Anyway, we did the counseling, etc. all aimed at trying to find out what was "wrong" with me. Turned out, what was wrong with me was that I was married to a person I did not love enough to be married to. And my "ah Hah!" moment was when I realized that for me, the only reason to be married to a person is because you love them enough to want to be married to them. Not fear of financial consequences, not "for the children", not because you don't want to burden your parents or your friends, etc etc. My ex is a fine person, and that just made it harder. But, 20-some years later I am convinced we are all better for it. Our kids have recovered, have good relationships with both of us, as well as with our subsequent partners, and now that we are "gray", we are all in a better place. And we both had 20-some years to recover from the financial hit we BOTH took to finance our divorce, so we are now both enjoying financially secure retirements.
It was hell to go through, but I'm so glad I didn't live a lie for another 20 years.
One other note, most struggling marriages put on one face for friends and family, and have another reality behind their closed doors, which is why friends and family are often so shocked when it becomes public that they are splitting up.
Congrats on doing so well. I cannot really understand the thesis about "loving someone so much...". For most of human history there really was no concept of romantic love.

I think a couple needs empathic understanding, cooperation on big things, especially children, sexual desire for one another, but "love" seems like the least solid thing on which to base a serious long term project like marriage.

I love the feeling of love, but I should never have done and will never again mortgage my life to something so evanescent. Remember, love is often described as temporary insanity.

Can we count on the two partners staying insane for life?

Ha
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Old 07-20-2016, 08:29 AM   #64
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I got divorced after 20 years of marriage. It was hell (the divorce, not the marriage). I was the one who initiated the split-up. I was 42 at the time. <snip> It was hell to go through, but I'm so glad I didn't live a lie for another 20 years.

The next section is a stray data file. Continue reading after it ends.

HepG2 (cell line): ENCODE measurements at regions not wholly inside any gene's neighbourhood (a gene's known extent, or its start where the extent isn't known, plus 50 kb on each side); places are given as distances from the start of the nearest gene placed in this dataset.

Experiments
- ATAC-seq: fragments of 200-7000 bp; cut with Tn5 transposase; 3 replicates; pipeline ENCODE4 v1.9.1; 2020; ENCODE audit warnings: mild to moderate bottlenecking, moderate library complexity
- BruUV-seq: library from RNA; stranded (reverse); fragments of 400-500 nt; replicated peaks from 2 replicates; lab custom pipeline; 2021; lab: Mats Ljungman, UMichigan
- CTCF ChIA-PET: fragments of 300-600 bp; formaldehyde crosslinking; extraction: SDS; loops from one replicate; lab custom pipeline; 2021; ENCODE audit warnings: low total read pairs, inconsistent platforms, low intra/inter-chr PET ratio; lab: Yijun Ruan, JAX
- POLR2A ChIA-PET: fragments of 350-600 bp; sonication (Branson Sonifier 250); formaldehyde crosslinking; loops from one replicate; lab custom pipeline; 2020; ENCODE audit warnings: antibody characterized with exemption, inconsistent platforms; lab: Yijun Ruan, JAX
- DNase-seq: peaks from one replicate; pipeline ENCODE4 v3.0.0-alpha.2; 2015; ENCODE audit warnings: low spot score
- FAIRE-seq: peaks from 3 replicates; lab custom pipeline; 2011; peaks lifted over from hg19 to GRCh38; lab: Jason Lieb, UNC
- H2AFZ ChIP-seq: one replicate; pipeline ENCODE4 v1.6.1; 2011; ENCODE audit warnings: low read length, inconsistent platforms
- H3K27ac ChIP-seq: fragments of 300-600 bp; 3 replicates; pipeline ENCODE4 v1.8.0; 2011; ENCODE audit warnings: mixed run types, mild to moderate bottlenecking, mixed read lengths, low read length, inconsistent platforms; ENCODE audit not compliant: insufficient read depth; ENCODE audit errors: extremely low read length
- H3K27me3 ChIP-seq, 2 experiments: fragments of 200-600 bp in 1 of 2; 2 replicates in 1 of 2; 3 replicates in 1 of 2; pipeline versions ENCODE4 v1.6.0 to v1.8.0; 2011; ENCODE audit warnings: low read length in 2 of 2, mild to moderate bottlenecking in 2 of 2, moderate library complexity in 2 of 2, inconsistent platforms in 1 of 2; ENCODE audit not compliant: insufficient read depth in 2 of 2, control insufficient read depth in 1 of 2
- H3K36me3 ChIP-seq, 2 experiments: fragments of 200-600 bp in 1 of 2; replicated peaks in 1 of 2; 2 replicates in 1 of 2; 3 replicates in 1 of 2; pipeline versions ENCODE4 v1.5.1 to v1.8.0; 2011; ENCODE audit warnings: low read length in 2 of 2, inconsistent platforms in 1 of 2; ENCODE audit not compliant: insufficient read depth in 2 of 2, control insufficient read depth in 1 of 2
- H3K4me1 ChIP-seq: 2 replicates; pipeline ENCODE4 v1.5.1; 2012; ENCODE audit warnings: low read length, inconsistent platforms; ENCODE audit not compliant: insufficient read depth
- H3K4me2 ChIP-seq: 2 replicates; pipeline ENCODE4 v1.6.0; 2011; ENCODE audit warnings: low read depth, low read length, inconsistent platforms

I was divorced at 43 after 13 years of marriage, with a 12-year old son. Smartest thing I ever did. I shudder to think what shape DS would have been in if we'd lived in that war zone any longer.

I feel sorry for people who stay together till the kids are out of the house because they think they're doing the kids a favor. In most cases, they're not.
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Old 07-20-2016, 08:38 AM   #65
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I feel sorry for people who stay together till the kids are out of the house because they think they're doing the kids a favor. In most cases, they're not.
In DW's case there were no 'fights'; she made a point of never running down their father to the kids, so they thought, (and perhaps still do), that he was great........she simply bided her time until they were autonomous.
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Old 07-20-2016, 11:30 AM   #66
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"we stayed married for the children. She didn't want them, and neither did I"-Rodney Dangerfield.
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Old 07-21-2016, 02:19 PM   #67
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Seems like I have read that divorce is one of the biggest reasons that retirement plans end up being blown up.


My advice? Have your affairs and flings in such a manner as to not get caught by the other.
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Old 07-21-2016, 03:50 PM   #68
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My kids actually thanked me for not divorcing their Dad until they were grown up.